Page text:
We remark that the above signal X_{t} can be considered as a multiplicative model rather than an additive model [16]. From the above result, our proposed method is not limited to an additive model. In other words, the proposed EPT method can be applicable to the decomposition method for both additive and multiplicative models.
4.6 Analysis of Airmile data
Here, we analyze monthly airline passengermile data in the USA from January 1996 to May 2005 of [17] in Fig. 22a. The data show a strong seasonality with holiday effects, and these are increasing linearly overall with an intervention in September 2001 and several months thereafter due to the terrorist acts on September 11, 2001.
For extracting the periodic components in the data, we design a new filter \({\mathcal {L}}X_{t}:= \max \left (L_{t+\ell }^{\tau }(X_{t})\right)\) over ℓs in [−τ/2,τ/2] that can be considered as another lower envelope of X_{t}. We note that the signal part expressed by the sum of the increasing trend and several abrupt changes with positive jump sizes can be representable with filter \({\mathcal {L}}\). The dashed line in Fig. 22a represents the realization of filter \({\mathcal {L}}\) with τ=12. Figure 22b shows the extracted signal \(\tilde {X}_{t} = X_{t}  {\mathcal {L}}X_{t}\), which removes the trend and several abrupt changes successfully; however, the amplitudes of the extracted periodic signal are slightly different over pulses. To further remove the amplitude modulated component, the only thing to do is getting the upper envelope of \(\tilde X\), i.e., \(EU_{t}(\tilde X_t)\) and then dividing \(\tilde X\) by it because \(EU_{t}(\tilde X_t)=ER_{t}(\tilde X_t)\) due to \(EL_{t}(\tilde X_t)=0\) in this case. The upper envelope of \(\tilde X_{t}\) is represented by the dashed line in Fig. 22b. Finally, we obtain the stabilized periodic signal, i.e., \(\frac {\tilde X_{t}}{EU_{t}(\tilde X_{t})}\) in Fig. 22c, and, by further decomposition of the signal, the seasonal and annual components in Fig. 22d and e, respectively. Figure 23 shows the two IMFs by EMD for Airmile data. Since the abrupt changes are scattered across IMFs, the decomposition results are distorted, and the periodic patterns are not separated effectively.
5 Selection of size parameter
Here, we discuss the selection method of size parameter τ for ensemble patch transformation. First of all, in some cases, we can choose the appropriate τ based on known facts about data and analysis purposes. For example, the choice of τ=24 in Section 4.4 to observe solar radiation data per hour and check the daily effect is simple and natural. Sections 4.5 and 4.6 analyze the seasonal effects of monthly data, so τ=12 can be a reasonable choice.
For estimation of the size parameter τ from observations, we propose two selection methods. One is performed in a priori way, and the other is based on a posterior information of the decomposition. The size parameter τ corresponds to a period in the time domain. When a priori information of the periodic pattern of a signal is available, a selection of the size parameter can be conducted based on the distribution of periodic patterns. Such information can be obtained through the empirical periods of distances between local maxima (or local minima). Note that the empirical period is expressed by the number of observations between local maxima, not by the distance of the realtime. To sum up, the proposed priori method can be described as follows.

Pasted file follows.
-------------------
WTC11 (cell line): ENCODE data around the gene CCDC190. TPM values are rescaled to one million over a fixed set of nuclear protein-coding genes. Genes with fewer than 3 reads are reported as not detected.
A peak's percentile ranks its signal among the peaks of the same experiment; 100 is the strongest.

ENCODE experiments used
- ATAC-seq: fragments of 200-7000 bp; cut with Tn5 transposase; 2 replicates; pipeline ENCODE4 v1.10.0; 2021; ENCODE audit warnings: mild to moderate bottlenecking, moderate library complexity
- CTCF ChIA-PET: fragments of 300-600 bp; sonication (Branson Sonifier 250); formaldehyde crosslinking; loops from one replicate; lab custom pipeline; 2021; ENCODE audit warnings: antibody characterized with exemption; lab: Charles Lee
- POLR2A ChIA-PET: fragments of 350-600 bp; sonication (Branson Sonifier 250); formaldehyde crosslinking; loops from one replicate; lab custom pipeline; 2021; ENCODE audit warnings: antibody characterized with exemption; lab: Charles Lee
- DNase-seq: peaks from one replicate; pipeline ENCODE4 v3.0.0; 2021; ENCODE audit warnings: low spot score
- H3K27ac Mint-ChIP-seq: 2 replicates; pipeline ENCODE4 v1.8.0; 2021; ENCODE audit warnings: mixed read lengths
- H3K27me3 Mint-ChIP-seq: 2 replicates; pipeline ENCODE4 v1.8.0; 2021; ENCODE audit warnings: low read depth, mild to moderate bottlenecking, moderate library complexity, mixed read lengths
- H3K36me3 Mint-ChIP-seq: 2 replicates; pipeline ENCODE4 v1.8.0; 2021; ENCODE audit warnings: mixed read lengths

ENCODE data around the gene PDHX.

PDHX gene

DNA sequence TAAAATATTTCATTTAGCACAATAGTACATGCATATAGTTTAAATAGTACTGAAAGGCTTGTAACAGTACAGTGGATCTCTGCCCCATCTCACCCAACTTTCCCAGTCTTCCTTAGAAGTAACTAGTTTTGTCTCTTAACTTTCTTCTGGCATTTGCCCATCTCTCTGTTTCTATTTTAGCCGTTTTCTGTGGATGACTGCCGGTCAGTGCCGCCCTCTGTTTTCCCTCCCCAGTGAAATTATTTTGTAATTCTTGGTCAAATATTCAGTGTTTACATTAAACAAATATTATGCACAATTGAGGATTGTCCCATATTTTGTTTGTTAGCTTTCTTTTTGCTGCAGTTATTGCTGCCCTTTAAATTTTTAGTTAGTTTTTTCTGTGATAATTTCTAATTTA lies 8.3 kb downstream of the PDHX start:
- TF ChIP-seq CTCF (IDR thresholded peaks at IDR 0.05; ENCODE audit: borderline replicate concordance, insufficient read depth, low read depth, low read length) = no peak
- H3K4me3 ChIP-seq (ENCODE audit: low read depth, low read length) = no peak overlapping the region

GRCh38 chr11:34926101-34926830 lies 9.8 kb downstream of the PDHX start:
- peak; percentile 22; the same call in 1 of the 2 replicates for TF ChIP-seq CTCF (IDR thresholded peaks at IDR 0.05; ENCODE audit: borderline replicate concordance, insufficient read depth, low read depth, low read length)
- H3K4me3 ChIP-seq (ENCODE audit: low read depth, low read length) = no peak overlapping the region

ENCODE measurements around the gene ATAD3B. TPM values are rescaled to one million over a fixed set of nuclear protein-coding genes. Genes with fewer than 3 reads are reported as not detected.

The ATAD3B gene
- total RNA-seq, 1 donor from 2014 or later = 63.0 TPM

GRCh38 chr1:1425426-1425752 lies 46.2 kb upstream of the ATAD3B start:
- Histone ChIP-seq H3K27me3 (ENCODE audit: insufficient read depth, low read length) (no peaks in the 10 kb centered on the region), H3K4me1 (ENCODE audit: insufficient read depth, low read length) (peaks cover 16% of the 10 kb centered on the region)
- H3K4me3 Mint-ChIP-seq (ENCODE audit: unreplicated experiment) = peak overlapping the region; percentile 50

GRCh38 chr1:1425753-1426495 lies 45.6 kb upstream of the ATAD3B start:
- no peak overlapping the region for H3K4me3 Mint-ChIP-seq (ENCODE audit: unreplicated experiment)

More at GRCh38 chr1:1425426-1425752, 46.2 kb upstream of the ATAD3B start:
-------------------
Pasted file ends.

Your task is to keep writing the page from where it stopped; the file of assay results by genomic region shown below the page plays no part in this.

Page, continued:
Find local maxima (or local minima) of the signal.
Obtain empirical periods of distances between local maxima.
Estimate the distribution of empirical periods.
Select τ as the dominated period of the estimated distribution.
Figure 24 shows the distribution of empirical periods for a signal X_{t}= cos(90πt)+ cos(10πt) and its highfrequency component cos(90πt), where the high frequency pattern is apparent in signal X_{t}. It seems that the dominated period is 21, which is set to be our estimated parameter, \(\hat {\tau }=21\). The decomposition results of Figs. 14 and 15 in Section 4 are based on this selection method.
In the case that the frequency ratio of components composing a signal falls below a certain range, the local pattern of the highfrequency component may not be distinct; thus, the above selection method based on empirical periods is not appropriate. From the results in Fig. 2, we observe that the proposed method might separate two components according to the frequencies. Nevertheless, the components should be weakly correlated to each other unless they are orthogonal. Hence, for the posterior method, we use correlation information between two components extracted by ensemble patch transformation. That is, through the grid search in a certain range of the size parameter, the size parameter τ is selected, having the minimum correlation between the decomposed components. Figure 25 shows the sample correlations between the extracted components for the signal X_{t}= cos(100πt)+4 cos(60πt) in Fig. 2 over a range of τ, which produces \(\hat {\tau }=19\). The decomposition result of Fig. 2 is obtained through the ensemble average for the oval patch with size parameter 19.